This week, I put a cheque in the post, to the sum of £100, made out to Her Majesty's Court "Service" (although it has long ceased to have anything to do with Her Majesty) in payment of a speeding fine.
Not, I hasten to say, my speeding, but for Mrs EU Referendum, who in a moment of distraction, became one of the millions of motorists who fell foul of those evil yellow boxes which litter our roadside and make driving a nightmare.
With the cheque, however, I enclosed a cutting from the local newspaper detailing an episode in which a local toe-rag, having killed an elderly resident in his car, had been disqualified but had escaped prison.
He had then been caught driving while disqualified, having sought to evade the police by driving at up to 80 mph through built-up areas, zoned at 30 mph, and had only been "awarded" community service which – from past form – he would most certainly fail to complete.
It is with some interest, therefore - to put it mildly - that I read the Focus piece in The Sunday Times headed "One law for them, one law for us" by Richard Woods. This spells out at some length the thesis presented by a new book which says that "while petty crime is being rigorously prosecuted, serious offenders are not."
The piece chooses for its illustration the fate of David Langton, "a law-abiding citizen" who keeps getting into trouble. His crimes, says The Sunday Times, are to drive, to park, to be an ordinary person who makes occasional mistakes. In the past year he has had his car towed away from outside his home when the parking bay was suspended; he has been caught by two "safety" cameras when driving a few miles an hour over the speed limit; and he has twice been fined for forgetting about the London congestion charge.
The contrast is then made with some egregious offenders who, despite committing shocking crimes, have effectively "got away with it", thus proving the thesis that author, David Fraser, makes in his book, A Land Fit For Criminals.
Now, I can already hear the bleating of those who say that "if you didn't break the law, you wouldn't have a problem", which matches the moronic litany of those who blather, "the law is the law and must be obeyed".
In my reasoned way, let me counter with a simple illustration. Food hygiene regulations – which I used to enforce – require wash basins to be provided in commercial food premises, equipped with various facilities like soap and towel.
Totting up the various technical requirements, I once calculated that is possible to commit no less than 20 technical breaches of the law in respect of each and every basin in a food premises, to the extent that it is virtually impossible for any busy premises to be in full compliance.
By that measure, it is relatively easy for the trained observer to walk into any commercial food premises and pick up at least 100 technical "offences", each one of which in a court of law could attract a penalty of £5000.
To avoid such a ridiculous outcome – where the owner of every food shop in the land was forever in the courts – it is necessary for enforcement officers to use their judgement. They should prosecute only where there are serious breaches, and where the object of the regulations (improving hygiene) is best served. More often, the threat of prosecution is a more powerful weapon, and a case never comes to court.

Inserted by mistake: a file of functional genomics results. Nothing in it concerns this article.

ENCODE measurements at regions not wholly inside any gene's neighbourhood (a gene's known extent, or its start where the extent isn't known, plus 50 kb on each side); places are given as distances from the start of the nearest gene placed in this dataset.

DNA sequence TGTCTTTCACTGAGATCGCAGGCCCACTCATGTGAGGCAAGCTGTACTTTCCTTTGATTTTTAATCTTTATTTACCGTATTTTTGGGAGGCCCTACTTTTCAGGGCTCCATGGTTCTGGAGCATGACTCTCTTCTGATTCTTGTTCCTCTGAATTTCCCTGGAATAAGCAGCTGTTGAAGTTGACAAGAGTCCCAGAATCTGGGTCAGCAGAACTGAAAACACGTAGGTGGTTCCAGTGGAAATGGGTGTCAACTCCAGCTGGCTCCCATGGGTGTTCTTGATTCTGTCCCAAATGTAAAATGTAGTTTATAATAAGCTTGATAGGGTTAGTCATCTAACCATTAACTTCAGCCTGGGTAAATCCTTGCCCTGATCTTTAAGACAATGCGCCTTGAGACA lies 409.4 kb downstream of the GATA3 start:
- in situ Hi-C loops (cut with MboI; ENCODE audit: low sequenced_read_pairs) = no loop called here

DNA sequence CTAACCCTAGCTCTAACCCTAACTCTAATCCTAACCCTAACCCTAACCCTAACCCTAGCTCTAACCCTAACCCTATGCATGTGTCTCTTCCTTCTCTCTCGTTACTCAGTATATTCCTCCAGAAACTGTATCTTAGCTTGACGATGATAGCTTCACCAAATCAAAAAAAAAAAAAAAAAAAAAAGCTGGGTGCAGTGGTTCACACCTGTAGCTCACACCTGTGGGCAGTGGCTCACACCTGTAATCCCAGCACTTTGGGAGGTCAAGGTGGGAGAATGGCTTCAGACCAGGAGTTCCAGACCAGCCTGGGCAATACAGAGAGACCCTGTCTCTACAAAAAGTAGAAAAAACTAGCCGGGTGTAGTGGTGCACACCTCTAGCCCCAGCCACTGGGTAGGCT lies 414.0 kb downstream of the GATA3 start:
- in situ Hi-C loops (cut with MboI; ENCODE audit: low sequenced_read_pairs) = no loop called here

In other words, there are two parts to the "law", the written code and the enforcement code. For a law to be just and workable, the two must work together and in harmony. The written law itself is not a mandate to prosecute every offender, however petty – therein lies tyranny.
Interposed in this process used to be elected councillors, who sat on committees and made decisions as to whether there should be prosecutions. Gradually, however, these decisions have been delegated to officers, from which have arisen some ludicrous prosecutions that should never have been taken, and could never have been supported by local councillors who, after all, need to be re-elected.
But, as elected councillors have become more detached from the administration of their councils – as Booker adequately testifies in his column today - we get "rule by officer" in the increasingly managerial style of governance, about which my colleague has written so lucidly.
And, as the officials take over, elected politicians – whether they be councillors, MPs or even MEPs - have less and less relevance, and are seen merely as ciphers, rubber-stamping the decisions of their officers (or unable to bring them to account).
Thus do people retreat from the political process and democracy takes a slide, bring the current calls for state funding of political parties, which Simon Jenkins today so thoroughly condemns. "Not a penny more of public money" should be directed at them, he writes. "Let them sweat."
Interestingly, he goes on to write that, "since taxpayers are not privy to this conspiracy against the exchequer the only redress may yet be rioting in the streets," a somewhat whimsical thought but one which increasing numbers of people are wishing would happen – to the extent that, as Patrick Stewart might have said, they intend to "make it so".
Certainly, as I wrote my cheque this week, I had murder in my heart. One increasingly feels empathy with those poor souls who turn up in the news having sprayed their fellow men with bullets in an orgy of mindless killing. That really is a shocking admission but, when democracy goes out the window, the only alternative is violence.
That is where we are heading.